allowing them to “achieve maximum public-relations benefic with minimal changes in its actual practices” (Jaffee 16). the United States were buying about 1. However. like Starbucks demonstrated. Starbucks did not agree at first. Starbucks did not specify how much of their coffee they would change to being fair trade. Now Starbucks reports that in 2012 about 8 percent of its coffee was fair trade purchased (“Coffee” Starbucks Company). First. Prior to this agreement. the company decided to participate and announced they would sell fair-trade coffee. This agreement was a major breakthrough for fair trade coffee and helped it gain even more mainstream appeal. These companies include Safeway.Lauterbach 5 fair trade coffee and saw an opportunity to create a change. a company can claim to be practicing fair trade. After five years. only about 3 percent of their coffee was certified as being bought using fair trade practices. (Jaffee 15-16). even if there are only using it for a small percentage of their products. Sam‟s Club. The company was able to strategically publically associate itself with fair trade coffee. Costco and Dunkin‟ Donuts (Jaffee 16). but as Global Exchange was planning a “Roast Starbucks” campaign. The next large company to decide to use fair-trade-certified coffee was Proctor & Gamble. a “Big Three” coffee producing company. Activists continued to pressure other companies to take action as well. even though the agreement gave fair trade coffee national exposure. The company now uses fair trade coffee for their brand called Millstone. Target. Although companies participating in fair trade is good for the cause. Other large-scale companies made the change to begin selling fairly traded products in 2005. There is no way of simply knowing a company‟s actual commitment to fair trade without doing . it does also present some negative effects as well.3 million pounds of fair trade coffee and by 2005 that had risen to 45 million pounds.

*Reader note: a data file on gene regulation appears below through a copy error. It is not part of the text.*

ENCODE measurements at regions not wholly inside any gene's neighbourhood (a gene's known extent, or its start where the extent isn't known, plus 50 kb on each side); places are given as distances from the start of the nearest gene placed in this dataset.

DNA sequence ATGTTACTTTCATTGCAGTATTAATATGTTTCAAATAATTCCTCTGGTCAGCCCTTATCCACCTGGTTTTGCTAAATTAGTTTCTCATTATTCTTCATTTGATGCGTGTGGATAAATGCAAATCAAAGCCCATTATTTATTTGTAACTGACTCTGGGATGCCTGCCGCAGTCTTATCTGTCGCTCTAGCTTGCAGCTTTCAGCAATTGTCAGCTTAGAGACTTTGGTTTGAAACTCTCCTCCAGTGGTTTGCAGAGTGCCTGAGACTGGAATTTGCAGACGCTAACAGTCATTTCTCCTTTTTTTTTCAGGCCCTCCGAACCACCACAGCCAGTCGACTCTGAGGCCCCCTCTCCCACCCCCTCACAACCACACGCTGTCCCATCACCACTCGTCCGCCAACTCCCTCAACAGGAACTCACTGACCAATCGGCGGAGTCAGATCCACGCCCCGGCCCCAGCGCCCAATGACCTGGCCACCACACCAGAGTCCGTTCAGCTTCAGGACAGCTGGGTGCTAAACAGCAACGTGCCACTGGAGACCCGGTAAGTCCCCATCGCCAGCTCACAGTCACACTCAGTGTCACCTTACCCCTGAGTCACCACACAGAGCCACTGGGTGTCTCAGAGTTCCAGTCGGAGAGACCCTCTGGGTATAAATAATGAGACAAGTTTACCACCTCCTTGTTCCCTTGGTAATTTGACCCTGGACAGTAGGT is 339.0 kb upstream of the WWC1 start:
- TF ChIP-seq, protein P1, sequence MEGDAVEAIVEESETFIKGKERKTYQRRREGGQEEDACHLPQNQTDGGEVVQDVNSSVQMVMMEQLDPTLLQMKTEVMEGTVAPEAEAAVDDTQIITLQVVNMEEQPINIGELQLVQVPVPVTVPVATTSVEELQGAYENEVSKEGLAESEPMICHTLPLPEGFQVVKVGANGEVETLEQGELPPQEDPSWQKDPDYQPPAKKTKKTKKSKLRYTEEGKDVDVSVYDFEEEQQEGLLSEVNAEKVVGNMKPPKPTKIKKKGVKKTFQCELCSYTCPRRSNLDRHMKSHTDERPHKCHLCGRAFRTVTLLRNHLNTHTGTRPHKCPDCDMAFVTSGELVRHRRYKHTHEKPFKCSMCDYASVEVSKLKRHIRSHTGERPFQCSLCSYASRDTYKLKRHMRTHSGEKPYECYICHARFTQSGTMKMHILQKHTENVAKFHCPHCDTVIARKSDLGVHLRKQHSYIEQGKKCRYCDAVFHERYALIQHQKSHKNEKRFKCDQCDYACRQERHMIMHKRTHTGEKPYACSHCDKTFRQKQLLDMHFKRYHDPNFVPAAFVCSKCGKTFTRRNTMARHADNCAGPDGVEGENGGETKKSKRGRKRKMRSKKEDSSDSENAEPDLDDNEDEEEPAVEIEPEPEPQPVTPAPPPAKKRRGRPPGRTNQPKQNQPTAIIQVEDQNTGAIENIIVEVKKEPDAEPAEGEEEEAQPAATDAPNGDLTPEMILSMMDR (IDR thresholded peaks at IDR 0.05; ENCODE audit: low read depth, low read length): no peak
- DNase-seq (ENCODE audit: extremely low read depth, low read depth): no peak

If they notice that their colleagues or friends are now only drinking fair trade coffee because they say it‟s good and helps a good cause. Therefore. where a nominal commitment to improvements in one area is used to burnish an entire corporation‟s image” which is allowing companies to “ensure access to a growing market segment without embracing Fair Trade ideas or practices” (Raynolds). Reynolds explains that companies label their coffee as fair trade and market that in order to “satisfy consumer demand and convey their coffee‟s multidimensional profile” (Raynolds). Secondly. This idea is discussed by Robert H. They use this in order to persuade buyers into believing that this means they are treating the growers fairly while also selling a high-quality coffee. Reynolds describes this technique as companies attempting to create “a „halo‟ effect. I will be more likely to have that available to me as well and buy it also. the label “Fair Trade” has become a marketing technique used to appeal to buyers. . As demonstrated by the actions of these companies.Lauterbach 6 research and checking facts. Their marketing technique is also aimed at people‟s natural desire to consume and spend based on how others are consuming and spending around them. they will be more likely to do it as well so they look like a good person to others too. Frank in Luxury Fever when he states that “our individual spending decisions are often influenced by the fact that our menu of available choices is so strongly shaped by what others spend” (Frank 10). the company can manipulate buyers into thinking that there are more moral and fair than they truly are. Companies have taken note of the increase in sales of coffee that is fairly traded and have begun to market and display that in order to attract more socially aware buyers. if people are willing to spend more money in order to buy a fair traded good. Laura T.